NEW ROCHELLE, N.Y. – It’s been nearly 18 months since Hurricane Sandy tore through Westchester County, but New Rochelle continues rebuilding Hudson Park beach and the Municipal Marina, as Sen. Chuck Schumer observed firsthand on Thursday.
Schumer came to New Rochelle to view the damage, which includes a seawall that is collapsing into the river, and to publicly urge FEMA to expedite approval on nearly $4 million in federal funds to help the city with the rebuild.
Schumer noted that, while $4 million is a drop in the bucket for the federal organization, it puts an inordinate strain on New Rochelle’s budget. Twice the city has been approved for the funding, and twice it has been rejected. City officials had a third, lengthy, application on for the funding, filled out ready for submission on Thursday.
“The city should be eligible for assistance, and getting the money should not be a steeplechase where you have to go through 20 checkpoints,” Schumer said. “The city is caught in a game of bureaucratic ping pong.”
Hurricane Sandy wrecked havoc on the waterfront at Hudson Park, with more than 10 feet of water and waves knocking boats from their bearings and onto the adjacent parking lot. The city applied to FEMA for relief shortly after the storm hit, but still haven’t received full reimbursement.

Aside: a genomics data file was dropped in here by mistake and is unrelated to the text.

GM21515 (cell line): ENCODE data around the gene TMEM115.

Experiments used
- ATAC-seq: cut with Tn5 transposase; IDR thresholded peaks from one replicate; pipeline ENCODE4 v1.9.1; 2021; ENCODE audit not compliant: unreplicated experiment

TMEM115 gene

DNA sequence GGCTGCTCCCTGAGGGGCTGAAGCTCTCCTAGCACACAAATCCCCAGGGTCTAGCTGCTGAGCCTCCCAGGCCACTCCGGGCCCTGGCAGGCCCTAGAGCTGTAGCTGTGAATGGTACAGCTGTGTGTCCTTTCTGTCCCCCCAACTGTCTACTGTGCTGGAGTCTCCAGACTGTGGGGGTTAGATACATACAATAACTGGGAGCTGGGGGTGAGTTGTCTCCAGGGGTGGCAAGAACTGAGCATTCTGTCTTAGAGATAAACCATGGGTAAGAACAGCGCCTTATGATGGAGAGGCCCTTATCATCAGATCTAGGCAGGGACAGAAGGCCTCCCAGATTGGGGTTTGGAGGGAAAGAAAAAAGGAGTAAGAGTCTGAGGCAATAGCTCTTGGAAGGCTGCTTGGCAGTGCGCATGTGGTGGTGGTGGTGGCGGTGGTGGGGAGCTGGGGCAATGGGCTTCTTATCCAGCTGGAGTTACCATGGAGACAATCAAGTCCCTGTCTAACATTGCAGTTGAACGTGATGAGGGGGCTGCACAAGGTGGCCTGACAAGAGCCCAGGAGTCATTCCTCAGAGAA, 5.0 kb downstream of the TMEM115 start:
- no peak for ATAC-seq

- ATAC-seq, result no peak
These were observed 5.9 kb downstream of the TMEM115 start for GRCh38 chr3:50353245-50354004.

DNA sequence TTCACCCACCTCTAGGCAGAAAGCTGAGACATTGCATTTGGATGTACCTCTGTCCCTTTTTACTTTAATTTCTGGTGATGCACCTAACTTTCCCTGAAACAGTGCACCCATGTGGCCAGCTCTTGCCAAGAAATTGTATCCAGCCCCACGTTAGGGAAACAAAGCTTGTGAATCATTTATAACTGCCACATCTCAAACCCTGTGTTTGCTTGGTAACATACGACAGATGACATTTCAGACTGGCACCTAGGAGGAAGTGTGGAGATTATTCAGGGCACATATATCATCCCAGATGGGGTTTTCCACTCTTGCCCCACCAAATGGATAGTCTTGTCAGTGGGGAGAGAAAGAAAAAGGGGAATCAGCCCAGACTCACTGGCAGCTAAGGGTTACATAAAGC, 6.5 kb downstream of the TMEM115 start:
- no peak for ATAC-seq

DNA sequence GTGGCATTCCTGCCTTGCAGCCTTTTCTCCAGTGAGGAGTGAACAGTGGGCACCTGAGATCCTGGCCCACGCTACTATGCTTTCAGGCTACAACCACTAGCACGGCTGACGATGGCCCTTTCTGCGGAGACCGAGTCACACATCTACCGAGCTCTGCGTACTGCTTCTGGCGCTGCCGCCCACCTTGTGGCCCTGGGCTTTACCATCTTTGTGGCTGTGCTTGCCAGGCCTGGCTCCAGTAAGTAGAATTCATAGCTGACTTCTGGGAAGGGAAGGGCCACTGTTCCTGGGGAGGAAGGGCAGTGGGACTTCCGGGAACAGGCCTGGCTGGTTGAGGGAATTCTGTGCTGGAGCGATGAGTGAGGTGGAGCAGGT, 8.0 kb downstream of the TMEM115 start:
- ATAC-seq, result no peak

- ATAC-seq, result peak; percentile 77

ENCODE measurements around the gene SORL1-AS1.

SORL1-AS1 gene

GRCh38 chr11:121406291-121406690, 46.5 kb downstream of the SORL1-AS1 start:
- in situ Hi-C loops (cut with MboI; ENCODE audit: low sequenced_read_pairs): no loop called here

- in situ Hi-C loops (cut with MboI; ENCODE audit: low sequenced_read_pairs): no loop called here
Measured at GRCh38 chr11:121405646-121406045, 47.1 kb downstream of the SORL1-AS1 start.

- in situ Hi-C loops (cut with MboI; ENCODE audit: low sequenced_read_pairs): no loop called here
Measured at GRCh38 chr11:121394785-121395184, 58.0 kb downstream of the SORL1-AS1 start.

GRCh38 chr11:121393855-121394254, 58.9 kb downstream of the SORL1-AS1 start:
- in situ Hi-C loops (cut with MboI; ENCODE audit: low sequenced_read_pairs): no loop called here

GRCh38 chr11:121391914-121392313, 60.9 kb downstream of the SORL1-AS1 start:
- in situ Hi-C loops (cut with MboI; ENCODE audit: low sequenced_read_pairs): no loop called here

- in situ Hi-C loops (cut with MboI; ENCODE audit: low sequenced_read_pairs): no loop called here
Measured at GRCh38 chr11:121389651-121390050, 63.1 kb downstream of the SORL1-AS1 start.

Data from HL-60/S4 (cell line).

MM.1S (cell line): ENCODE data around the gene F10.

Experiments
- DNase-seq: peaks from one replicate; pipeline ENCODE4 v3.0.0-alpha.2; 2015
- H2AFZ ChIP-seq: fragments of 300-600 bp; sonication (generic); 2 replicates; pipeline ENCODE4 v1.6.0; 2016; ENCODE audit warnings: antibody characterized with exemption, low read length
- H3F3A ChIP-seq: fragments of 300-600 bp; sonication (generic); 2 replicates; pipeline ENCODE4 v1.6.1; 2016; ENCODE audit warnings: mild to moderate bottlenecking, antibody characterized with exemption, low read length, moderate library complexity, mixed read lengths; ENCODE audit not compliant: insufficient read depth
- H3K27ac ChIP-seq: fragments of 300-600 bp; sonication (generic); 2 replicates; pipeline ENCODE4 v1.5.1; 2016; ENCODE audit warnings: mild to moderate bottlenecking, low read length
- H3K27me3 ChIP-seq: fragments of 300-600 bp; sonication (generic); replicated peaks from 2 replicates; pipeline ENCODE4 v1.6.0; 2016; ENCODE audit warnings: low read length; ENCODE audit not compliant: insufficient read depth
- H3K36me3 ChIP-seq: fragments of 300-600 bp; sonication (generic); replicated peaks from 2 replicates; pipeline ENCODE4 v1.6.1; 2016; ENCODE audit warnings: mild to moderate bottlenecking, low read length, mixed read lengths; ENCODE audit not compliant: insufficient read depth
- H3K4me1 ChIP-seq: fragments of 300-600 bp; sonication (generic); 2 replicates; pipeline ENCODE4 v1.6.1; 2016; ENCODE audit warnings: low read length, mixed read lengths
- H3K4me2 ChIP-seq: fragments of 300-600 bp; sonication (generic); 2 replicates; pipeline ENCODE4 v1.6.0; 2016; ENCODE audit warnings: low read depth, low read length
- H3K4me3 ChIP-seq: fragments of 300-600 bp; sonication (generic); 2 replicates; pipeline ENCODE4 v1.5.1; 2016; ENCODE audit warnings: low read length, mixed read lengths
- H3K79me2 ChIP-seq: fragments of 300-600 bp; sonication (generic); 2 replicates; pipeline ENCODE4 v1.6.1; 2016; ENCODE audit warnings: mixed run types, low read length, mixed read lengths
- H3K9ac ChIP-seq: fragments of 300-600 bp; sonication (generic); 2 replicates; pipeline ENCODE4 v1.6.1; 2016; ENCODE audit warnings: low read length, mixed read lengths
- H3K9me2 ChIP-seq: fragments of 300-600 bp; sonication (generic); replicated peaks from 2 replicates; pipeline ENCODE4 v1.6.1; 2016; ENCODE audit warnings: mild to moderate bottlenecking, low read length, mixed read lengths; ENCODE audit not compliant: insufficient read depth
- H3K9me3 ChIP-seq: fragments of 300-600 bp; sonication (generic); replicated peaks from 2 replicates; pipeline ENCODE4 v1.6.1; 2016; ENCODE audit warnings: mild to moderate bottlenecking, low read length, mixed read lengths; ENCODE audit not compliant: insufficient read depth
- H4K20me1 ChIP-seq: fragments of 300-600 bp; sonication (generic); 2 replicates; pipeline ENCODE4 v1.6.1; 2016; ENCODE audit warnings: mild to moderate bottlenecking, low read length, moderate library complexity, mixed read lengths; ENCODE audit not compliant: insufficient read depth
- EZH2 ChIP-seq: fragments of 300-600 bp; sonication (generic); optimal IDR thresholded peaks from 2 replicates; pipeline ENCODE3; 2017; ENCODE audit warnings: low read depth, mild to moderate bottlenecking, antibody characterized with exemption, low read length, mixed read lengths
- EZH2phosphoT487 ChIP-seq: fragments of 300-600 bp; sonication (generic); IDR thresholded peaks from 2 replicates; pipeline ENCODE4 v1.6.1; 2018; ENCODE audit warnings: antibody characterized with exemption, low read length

“Here we are, many months later. It’s the first day of spring, and summer beach season is around the corner,” Mayor Noam Bramson said. “There needs to be a sense of urgency to provide the services and facilities our residents expect.”
According to the city, repairs at Hudson Park alone, which includes the concrete sundeck and fallen seawall, will approach $3 million. Dock repairs at the Municipal Marina will total nearly $1 million. If FEMA doesn’t reimburse the city, the burden will fall to New Rochelle taxpayers.
“People cannot put their lives on hold as they wait for relief,” Rep. Eliot Engel said through his spokesman. “Help is desperately needed in New Rochelle. We will continue to cut through the red tape and get these essential funds to the community.”